5. Nate...On your behalf and that of many other Jeep 2.5L TBI troubleshooters, I put together a comprehensive list of PDFs covering the troubleshooting of 2.5L TBI, diagnostics and adjustments like you're attempting. Here is the forum page: You will find information in the first PDF on the list that thoroughly covers the ISA motor and closed throttle switch, including wiring diagrams and diagnostics points. The ECU pinout shows the pins for extending and retracting the ISA motor. There is also a clear illustration of the ISA motor/closed switch connector. If you follow the wiring diagram that I also included for your "Model 81" Jeep YJ Wrangler, you can find the pin sockets at the ISA motor connector for the ground, the hot and the retracted or extended positions of the plunger. Read the PDF that covers adjustment of the ISA/closed switch and references to how far the plunger should extend and stop. You can test the ISA/closed switch this way. The PDFs are actual factory testing and adjustment procedures. You can simulate the "ele. AB.99" tool's functions by disconnecting and powering up the ISA connector directly. Determine the ground, hot, retract and extend pins. If you make a battery jumper, be sure to fuse the jumper to protect the ISA motor and wiring. Avoid playing with the ECU connector other than to trace wire color codes back to the ISA connector. Moses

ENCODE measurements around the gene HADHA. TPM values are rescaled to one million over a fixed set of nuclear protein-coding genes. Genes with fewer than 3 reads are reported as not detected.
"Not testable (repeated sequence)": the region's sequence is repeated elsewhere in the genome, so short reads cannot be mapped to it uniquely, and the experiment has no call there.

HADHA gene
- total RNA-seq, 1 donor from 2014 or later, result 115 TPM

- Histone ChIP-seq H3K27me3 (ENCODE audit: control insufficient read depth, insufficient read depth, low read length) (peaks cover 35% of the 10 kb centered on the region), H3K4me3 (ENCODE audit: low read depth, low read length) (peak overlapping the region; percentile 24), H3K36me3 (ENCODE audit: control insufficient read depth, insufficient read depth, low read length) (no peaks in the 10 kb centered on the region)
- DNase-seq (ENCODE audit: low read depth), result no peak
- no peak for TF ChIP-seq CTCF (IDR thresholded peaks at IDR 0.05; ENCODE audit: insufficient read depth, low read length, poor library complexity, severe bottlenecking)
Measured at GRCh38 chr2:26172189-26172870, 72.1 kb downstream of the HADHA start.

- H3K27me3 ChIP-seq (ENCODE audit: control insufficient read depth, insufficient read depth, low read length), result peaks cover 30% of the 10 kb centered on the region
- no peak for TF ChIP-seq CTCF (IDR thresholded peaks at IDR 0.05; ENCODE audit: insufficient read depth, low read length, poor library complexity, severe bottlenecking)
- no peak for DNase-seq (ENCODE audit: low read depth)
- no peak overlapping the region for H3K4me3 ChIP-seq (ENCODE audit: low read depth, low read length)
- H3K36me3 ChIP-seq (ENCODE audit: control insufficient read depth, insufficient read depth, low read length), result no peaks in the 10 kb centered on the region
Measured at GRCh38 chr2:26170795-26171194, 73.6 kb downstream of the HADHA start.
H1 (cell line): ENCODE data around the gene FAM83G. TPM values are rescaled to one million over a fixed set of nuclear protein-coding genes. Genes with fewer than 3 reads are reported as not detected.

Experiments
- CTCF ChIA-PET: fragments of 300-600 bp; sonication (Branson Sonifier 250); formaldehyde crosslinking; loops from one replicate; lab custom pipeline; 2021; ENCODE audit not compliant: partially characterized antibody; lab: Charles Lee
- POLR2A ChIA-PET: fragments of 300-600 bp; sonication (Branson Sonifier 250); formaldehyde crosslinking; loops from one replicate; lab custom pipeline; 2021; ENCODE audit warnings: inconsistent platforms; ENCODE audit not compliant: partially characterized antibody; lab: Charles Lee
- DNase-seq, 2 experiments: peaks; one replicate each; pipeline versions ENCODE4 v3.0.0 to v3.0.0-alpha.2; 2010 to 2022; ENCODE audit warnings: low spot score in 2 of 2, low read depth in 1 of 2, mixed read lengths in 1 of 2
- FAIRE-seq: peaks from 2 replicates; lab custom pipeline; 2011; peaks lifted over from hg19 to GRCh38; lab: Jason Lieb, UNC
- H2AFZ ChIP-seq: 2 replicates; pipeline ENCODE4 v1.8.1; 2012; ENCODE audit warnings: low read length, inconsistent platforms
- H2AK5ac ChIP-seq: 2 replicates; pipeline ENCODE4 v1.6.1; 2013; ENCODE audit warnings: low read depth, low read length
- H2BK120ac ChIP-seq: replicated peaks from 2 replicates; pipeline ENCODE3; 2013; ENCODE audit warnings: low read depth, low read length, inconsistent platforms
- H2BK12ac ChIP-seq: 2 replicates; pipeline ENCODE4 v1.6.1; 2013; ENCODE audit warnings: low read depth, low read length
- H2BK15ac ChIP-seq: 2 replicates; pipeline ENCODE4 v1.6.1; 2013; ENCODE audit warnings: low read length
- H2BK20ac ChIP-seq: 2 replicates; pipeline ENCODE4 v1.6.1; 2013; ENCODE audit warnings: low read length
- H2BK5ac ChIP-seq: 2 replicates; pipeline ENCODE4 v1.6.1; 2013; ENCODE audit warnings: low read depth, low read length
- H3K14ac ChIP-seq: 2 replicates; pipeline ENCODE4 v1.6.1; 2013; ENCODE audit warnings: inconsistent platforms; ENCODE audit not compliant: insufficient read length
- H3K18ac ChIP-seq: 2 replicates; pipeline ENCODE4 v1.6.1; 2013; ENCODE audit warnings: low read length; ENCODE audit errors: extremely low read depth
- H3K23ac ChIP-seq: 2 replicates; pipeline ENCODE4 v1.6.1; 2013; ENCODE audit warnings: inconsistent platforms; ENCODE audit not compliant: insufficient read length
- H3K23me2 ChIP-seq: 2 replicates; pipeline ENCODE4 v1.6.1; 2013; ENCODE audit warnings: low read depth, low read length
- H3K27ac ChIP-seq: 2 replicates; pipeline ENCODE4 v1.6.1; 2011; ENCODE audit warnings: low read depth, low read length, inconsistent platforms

6. Here is 1987-90 Jeep YJ Wrangler and Jeep XJ Cherokee/MJ Comanche 2.5L TBI diagnostics information in PDF form. The first document includes all sensor and switch tests plus adjustments that affect engine tune, idle and reliability. Wiring schematics and ECU pin locations, test plugs and diagnostics included. Jeep 2.5L TBI Complete Diagnostics-Sensors-Switches.pdf Jeep 2.5L TBI ECU Inputs and Outputs.pdf Jeep 2.5L TBI MAP Sensor Test.pdf Jeep 2.5L Timing Chain and Tensioner.pdf Jeep 2.5L Valve Timing Check.pdf Jeep YJ 2.5L TBI Sensors and Pinout.pdf YJ Wrangler 2.5L TBI Wiring of WOT to ECU.pdf Jeep YJ 2.5L ISA Wiring Diagram.pdf 1987-90 2.5L TBI Intake Manifold and Sensors.pdf 1987-90 YJ Wrangler 2.5L TBI Emissions System Parts.pdf YJ Wrangler Fuel Filter and Guard.pdf 2.5L TBI ISA Motor Adjustment.pdf Used in conjunction with the many forum exchanges (search under "All Content" and "2.5L TBI" in the search box), plus the Jeep 2.5L TBI troubleshooting article at the magazine website, this information will help solve your Jeep YJ Wrangler or XJ Cherokee 2.5L TBI troubles. In references, the Model 81 is the Jeep YJ Wrangler. The Model 60/70 is the XJ Cherokee and MJ Comanche Pickup. Moses
  7. Here is 1987-90 Jeep YJ Wrangler and Jeep XJ Cherokee/MJ Comanche 2.5L TBI diagnostics information in PDF form. The first document includes all sensor and switch tests plus adjustments that affect engine tune, idle and reliability. Wiring schematics and ECU pin locations, test plugs and diagnostics included. Jeep 2.5L TBI Complete Diagnostics-Sensors-Switches.pdf Jeep 2.5L TBI ECU Inputs and Outputs.pdf Jeep 2.5L TBI MAP Sensor Test.pdf Jeep 2.5L Timing Chain and Tensioner.pdf Jeep 2.5L Valve Timing Check.pdf Jeep YJ 2.5L TBI Sensors and Pinout.pdf YJ Wrangler 2.5L TBI Wiring of WOT to ECU.pdf Jeep YJ 2.5L ISA Wiring Diagram.pdf 1987-90 2.5L TBI Intake Manifold and Sensors.pdf 1987-90 YJ Wrangler 2.5L TBI Emissions System Parts.pdf YJ Wrangler Fuel Filter and Guard.pdf 2.5L TBI ISA Motor Adjustment.pdf Used in conjunction with the many forum exchanges (search under "All Content" and "2.5L TBI" in the search box), plus the Jeep 2.5L TBI troubleshooting article at the magazine website, this information will help solve your Jeep YJ Wrangler or XJ Cherokee 2.5L TBI troubles. In references, the Model 81 is the Jeep YJ Wrangler. The Model 60/70 is the XJ Cherokee and MJ Comanche Pickup. Moses